Low birthweight is when a baby is born weighing less than 5 pounds, 8 ounces.
Some low-birthweight babies are healthy, but others have serious health problems that need treatment.
Premature birth (before 37 weeks of pregnancy) and fetal growth restriction are the most common causes of low birthweight.
Being a person of color is not a cause for having a low birthweight baby. However, communities of color are disproportionately affected by racism. This affects their health and well-being and increases the risk of pregnancy complications.
Go to all your prenatal care checkups during pregnancy. Your health care provider tracks your baby’s growth and development at each visit.
Talk to your provider about what you can do to help reduce your risk for having a baby with low birthweight.
What is low birthweight?
Low birthweight is when a baby is born weighing less than 5 pounds, 8 ounces. Some babies with low birthweight are healthy, even though they’re small. But having a low weight at birth can cause serious health problems for some babies. A baby who is very small at birth may have trouble eating, gaining weight and fighting off infections. Some may have long-term health problems, too. About 1 in 12 babies (about 8 percent) in the United States is born with low birthweight.
What causes a baby to have a low birthweight?
There are two main reasons:
- Preterm birth.
- Fetal growth restriction (also called intrauterine growth restriction or small for gestational age). This means a baby doesn’t gain the weight they should before birth. Some babies may have low birthweight simply because their parents are small. Others may have low birthweight because something slowed or stopped their growth during pregnancy. Your health care provider measures your belly and uses ultrasound to help track your baby’s growth during pregnancy. Ultrasound uses sound waves and a computer screen to show a picture of your baby while you’re pregnant.
If your provider thinks your baby’s growth is being restricted, you may have ultrasounds more often (every 2 to 4 weeks) to track your baby’s growth. Your provider also may do other tests such as heart rate monitoring and tests to check for infections or birth defects. Babies who have birth defects are more likely to be born too early.
Are you at risk of having a low-birthweight baby?
Some things may make you more likely than others to have a low-birthweight baby. These are called risk factors. Having a risk factor doesn’t mean you’ll definitely have a low-birthweight baby, but it may increase your chances. Talk with your health care provider about what you can do to reduce your risk.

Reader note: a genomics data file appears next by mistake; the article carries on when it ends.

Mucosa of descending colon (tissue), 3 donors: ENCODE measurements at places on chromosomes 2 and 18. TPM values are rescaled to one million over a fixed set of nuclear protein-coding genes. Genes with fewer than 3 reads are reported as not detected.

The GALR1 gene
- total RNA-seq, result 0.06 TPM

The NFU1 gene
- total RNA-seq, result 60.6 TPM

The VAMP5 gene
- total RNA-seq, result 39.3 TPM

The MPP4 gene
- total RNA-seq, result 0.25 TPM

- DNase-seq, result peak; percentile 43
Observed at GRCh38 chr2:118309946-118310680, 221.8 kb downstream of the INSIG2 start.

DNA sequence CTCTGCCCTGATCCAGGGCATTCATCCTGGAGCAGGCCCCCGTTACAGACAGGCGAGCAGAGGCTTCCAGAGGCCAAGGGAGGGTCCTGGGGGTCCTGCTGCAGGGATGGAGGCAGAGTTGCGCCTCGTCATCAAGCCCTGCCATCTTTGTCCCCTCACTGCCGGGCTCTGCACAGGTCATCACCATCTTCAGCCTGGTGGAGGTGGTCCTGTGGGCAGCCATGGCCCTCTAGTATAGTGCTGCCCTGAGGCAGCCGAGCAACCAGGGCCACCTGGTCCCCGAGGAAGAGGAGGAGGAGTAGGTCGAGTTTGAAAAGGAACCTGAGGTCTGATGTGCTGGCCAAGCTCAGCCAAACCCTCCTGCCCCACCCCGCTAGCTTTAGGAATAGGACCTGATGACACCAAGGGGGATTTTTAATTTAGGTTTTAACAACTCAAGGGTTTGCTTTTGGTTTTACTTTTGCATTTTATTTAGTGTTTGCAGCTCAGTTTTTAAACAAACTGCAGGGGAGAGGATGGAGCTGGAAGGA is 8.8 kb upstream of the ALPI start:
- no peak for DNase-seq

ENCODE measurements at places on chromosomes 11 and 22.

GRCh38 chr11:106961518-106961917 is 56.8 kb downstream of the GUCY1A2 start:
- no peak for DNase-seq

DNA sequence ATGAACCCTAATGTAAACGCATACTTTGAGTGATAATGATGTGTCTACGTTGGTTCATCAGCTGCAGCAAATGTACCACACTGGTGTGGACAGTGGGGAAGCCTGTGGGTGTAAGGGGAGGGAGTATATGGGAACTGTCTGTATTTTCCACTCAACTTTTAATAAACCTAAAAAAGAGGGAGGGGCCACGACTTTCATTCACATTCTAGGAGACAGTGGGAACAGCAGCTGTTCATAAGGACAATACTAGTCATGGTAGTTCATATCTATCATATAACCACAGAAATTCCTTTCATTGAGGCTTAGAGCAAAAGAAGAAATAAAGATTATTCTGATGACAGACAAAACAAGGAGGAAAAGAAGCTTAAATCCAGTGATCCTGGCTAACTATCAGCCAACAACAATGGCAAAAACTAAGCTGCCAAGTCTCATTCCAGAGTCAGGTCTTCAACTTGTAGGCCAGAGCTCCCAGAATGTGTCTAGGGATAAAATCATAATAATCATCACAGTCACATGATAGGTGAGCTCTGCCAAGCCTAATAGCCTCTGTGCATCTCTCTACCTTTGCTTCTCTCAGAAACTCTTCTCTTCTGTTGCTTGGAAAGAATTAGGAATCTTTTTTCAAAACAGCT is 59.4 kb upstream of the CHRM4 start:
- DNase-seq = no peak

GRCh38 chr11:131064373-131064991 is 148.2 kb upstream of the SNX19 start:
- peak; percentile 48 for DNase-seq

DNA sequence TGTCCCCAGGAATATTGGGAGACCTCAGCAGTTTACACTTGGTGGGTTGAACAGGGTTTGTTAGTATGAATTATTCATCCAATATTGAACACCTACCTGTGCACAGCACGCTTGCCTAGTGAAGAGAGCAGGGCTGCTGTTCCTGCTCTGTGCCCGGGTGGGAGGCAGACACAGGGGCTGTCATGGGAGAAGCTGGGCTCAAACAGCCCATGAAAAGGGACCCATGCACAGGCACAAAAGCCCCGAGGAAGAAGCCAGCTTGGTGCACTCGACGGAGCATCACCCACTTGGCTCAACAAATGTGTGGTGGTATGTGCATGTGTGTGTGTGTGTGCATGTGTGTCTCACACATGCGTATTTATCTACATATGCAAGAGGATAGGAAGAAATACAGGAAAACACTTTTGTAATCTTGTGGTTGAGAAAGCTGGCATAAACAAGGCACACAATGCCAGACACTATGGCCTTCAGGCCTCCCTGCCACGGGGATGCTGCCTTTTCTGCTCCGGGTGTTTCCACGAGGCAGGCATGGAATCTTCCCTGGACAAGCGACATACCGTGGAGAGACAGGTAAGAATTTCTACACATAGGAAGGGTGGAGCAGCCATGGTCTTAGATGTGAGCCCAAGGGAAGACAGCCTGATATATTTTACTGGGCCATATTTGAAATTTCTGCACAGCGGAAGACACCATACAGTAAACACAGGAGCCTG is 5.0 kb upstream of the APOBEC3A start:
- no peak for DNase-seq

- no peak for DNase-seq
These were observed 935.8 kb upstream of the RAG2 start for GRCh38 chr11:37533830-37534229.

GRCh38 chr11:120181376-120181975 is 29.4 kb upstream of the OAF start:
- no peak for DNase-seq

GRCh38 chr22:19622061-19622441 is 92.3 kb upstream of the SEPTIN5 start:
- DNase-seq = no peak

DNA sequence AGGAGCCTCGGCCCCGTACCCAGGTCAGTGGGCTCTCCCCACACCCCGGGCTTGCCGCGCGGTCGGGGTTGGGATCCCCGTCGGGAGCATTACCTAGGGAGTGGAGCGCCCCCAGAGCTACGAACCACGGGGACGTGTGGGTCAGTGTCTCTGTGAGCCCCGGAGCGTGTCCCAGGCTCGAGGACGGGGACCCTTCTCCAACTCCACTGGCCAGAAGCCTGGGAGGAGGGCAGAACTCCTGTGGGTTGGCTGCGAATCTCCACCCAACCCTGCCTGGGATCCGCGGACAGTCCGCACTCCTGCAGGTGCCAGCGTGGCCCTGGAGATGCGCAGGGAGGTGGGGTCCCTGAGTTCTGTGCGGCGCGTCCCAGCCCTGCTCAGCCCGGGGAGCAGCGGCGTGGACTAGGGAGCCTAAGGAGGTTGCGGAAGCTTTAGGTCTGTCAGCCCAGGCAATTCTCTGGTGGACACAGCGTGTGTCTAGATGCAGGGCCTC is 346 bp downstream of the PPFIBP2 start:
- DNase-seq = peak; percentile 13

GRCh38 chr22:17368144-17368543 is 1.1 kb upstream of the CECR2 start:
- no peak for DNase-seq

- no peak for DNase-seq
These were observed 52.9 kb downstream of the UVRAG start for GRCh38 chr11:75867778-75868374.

Medical risk factors for having a low-birthweight baby
- Preterm labor. This is labor that starts too soon, before 37 weeks of pregnancy.
- Chronic health conditions. These are health conditions that last for a long time or that happen again and again over a long period of time. Chronic health conditions need to be treated by a health care provider. Chronic health conditions that may lead to having a baby with low birthweight include high blood pressure, diabetes and heart, lung and kidney problems.
- Taking certain medicines to treat health conditions, such as high blood pressure, epilepsy and blood clots. Tell your provider about any prescription medicine you take. You may need to stop taking a medicine or switch to one that’s safer during pregnancy.
- Infections. Certain infections, especially infections of the internal reproductive organs during pregnancy, can slow a baby’s growth in the womb. These include cytomegalovirus, rubella, chickenpox, toxoplasmosis and certain sexually transmitted infections.
- Problems with the placenta. The placenta grows in the uterus and supplies the baby with food and oxygen through the umbilical cord. Some problems in the placenta can reduce the flow of oxygen and nutrients to the baby, which can limit the baby’s growth.
- Not gaining enough weight during pregnancy. Pregnant people who don’t gain enough weight during pregnancy are more likely to have a low-birthweight baby than those who gain the right amount of weight. If you have an eating disorder or have been treated for an eating disorder, tell your provider. Your provider can check on you and your baby carefully throughout pregnancy to help prevent complications and make sure you’re both healthy.
- Having a baby who was born too early or who had low birthweight in the past.
- Being pregnant with multiples (twins, triplets or more). More than half of multiple birth babies have low birthweight.
- Smoking, drinking alcohol, using street drugs and abusing prescription drugs. Pregnant people who smoke are more than 3 times as likely to have a baby who weighs too little at birth than people who don’t smoke. Smoking, drinking alcohol, using street drugs, and abusing prescription drugs during pregnancy can slow the baby’s growth in the womb and increase the risk for preterm birth and birth defects.
- Exposure to air pollution or lead